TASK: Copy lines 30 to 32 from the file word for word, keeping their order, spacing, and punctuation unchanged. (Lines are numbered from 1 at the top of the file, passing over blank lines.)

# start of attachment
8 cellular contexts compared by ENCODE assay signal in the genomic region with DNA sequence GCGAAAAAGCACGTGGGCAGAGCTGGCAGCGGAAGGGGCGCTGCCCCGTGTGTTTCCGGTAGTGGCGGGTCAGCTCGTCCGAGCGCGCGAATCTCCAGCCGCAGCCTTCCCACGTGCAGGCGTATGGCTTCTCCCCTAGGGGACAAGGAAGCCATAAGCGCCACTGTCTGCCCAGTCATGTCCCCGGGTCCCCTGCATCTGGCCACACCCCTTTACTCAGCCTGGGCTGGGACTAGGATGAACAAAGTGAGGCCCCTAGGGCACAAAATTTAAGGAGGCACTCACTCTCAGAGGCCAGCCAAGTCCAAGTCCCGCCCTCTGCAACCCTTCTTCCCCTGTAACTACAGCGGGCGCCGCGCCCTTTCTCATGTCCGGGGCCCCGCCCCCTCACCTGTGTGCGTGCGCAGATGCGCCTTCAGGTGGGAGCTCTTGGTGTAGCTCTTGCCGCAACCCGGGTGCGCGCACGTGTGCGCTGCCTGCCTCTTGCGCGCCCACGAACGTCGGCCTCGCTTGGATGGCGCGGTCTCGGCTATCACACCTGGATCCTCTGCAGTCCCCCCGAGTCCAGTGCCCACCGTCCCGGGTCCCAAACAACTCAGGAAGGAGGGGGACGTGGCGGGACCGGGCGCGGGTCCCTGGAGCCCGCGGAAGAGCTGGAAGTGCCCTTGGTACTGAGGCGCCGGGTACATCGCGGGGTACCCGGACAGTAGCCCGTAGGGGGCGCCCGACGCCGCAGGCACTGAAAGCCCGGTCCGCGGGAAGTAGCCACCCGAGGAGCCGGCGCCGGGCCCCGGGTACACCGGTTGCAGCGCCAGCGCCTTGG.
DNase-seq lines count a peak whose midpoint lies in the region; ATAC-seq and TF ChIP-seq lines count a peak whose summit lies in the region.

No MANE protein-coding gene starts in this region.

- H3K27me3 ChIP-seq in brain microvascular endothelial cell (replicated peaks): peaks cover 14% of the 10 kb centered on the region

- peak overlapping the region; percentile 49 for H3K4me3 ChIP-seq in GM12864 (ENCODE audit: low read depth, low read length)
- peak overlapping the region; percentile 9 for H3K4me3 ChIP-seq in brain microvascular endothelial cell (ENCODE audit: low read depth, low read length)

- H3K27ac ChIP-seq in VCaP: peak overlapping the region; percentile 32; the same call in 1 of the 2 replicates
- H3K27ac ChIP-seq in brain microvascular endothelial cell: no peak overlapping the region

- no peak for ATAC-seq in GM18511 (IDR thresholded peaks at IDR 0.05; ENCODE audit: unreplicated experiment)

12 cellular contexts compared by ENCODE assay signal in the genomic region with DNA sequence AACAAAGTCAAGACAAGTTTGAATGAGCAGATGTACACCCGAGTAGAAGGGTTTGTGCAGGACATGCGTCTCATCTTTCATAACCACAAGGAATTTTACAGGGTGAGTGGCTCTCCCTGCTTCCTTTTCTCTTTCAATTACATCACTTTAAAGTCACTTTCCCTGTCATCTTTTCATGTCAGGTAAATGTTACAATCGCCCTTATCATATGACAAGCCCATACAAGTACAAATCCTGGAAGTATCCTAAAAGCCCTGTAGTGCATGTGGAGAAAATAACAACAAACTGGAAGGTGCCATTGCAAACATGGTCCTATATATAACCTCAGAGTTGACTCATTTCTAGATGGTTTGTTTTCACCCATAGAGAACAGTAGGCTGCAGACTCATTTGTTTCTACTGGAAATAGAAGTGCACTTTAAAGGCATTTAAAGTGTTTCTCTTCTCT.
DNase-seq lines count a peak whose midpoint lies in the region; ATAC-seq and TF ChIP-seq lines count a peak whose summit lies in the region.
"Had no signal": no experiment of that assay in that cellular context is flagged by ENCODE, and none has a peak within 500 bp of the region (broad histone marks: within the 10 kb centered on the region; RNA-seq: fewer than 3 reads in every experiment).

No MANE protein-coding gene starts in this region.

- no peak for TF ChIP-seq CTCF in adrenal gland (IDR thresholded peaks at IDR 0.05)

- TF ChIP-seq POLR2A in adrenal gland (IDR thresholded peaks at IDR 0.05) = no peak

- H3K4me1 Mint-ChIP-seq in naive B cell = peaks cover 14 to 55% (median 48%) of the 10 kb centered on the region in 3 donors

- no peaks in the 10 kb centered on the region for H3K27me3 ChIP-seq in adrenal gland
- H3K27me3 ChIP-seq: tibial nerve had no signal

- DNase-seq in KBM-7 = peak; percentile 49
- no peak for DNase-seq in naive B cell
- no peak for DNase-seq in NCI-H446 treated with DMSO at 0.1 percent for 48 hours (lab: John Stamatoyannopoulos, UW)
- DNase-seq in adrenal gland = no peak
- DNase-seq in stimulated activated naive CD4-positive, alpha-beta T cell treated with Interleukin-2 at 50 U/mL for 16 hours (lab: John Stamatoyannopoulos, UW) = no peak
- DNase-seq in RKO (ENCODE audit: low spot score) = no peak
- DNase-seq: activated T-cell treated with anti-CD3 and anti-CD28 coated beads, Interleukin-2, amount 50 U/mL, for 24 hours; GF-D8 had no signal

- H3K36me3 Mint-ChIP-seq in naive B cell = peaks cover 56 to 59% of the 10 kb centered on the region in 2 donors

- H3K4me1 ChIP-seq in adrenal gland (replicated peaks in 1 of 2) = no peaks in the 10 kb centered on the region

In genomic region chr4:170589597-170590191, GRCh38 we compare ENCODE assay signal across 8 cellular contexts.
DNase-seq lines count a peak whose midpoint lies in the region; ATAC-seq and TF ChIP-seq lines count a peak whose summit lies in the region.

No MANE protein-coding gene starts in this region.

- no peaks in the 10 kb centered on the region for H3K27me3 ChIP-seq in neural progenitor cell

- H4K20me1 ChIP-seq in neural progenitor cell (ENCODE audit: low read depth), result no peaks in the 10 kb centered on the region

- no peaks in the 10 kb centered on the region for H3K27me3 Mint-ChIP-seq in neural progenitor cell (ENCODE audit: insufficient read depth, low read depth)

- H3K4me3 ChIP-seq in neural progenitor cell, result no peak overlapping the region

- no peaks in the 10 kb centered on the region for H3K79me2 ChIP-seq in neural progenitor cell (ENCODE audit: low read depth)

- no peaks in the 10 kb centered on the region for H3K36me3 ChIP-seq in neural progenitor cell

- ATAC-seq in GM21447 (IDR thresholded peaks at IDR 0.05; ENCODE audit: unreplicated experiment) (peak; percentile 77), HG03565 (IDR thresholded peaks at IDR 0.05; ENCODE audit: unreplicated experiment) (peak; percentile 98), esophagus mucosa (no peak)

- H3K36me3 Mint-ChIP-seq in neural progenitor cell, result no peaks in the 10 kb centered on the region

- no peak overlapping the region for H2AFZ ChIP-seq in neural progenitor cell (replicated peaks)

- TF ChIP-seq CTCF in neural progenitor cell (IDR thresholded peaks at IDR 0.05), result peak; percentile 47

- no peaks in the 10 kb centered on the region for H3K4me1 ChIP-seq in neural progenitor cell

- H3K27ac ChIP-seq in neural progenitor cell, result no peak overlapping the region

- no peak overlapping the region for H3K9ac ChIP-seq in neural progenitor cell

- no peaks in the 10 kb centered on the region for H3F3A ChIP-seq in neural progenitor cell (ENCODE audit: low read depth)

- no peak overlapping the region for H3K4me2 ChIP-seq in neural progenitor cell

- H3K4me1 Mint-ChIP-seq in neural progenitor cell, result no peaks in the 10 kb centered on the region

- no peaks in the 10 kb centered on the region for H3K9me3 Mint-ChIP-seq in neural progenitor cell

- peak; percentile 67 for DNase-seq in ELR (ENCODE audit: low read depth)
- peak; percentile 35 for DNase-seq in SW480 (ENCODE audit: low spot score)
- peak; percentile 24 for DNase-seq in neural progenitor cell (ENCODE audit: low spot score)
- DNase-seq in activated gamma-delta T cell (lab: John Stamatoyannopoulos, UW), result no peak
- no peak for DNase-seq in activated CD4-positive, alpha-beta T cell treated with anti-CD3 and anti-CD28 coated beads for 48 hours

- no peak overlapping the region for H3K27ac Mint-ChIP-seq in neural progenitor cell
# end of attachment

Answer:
No MANE protein-coding gene starts in this region.

- no peaks in the 10 kb centered on the region for H3K27me3 ChIP-seq in neural progenitor cell

- H4K20me1 ChIP-seq in neural progenitor cell (ENCODE audit: low read depth), result no peaks in the 10 kb centered on the region